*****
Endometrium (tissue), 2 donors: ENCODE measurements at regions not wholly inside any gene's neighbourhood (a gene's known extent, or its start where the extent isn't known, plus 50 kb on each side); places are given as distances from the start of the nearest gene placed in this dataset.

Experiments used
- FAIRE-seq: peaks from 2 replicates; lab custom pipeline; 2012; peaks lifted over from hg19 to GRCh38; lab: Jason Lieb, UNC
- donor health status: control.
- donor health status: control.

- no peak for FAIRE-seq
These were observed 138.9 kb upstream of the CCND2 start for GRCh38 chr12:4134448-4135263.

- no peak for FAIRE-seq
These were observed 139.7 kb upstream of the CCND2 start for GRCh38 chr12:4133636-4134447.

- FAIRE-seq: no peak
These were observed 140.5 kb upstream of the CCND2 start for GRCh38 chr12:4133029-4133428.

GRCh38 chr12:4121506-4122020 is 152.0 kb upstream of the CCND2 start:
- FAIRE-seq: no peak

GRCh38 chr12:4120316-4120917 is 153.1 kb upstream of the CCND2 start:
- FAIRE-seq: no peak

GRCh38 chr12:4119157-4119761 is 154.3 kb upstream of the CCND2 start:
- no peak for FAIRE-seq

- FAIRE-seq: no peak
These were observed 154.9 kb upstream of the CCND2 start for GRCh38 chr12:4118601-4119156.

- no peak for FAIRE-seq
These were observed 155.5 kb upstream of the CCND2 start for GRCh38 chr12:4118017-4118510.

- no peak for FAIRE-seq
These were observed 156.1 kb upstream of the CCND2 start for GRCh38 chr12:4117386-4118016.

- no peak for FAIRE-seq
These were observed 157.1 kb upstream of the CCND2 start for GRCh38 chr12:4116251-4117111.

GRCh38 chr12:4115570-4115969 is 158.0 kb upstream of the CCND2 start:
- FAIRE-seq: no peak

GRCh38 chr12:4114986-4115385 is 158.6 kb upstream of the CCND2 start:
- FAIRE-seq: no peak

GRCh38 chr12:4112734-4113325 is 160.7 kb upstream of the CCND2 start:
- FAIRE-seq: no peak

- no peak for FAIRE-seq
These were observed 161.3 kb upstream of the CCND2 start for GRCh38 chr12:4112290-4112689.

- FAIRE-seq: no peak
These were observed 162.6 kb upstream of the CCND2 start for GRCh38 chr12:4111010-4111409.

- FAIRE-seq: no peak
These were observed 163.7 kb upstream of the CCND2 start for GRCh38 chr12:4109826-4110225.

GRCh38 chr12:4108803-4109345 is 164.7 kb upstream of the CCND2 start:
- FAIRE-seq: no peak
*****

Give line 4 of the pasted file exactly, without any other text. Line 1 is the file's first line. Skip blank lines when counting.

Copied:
- donor health status: control.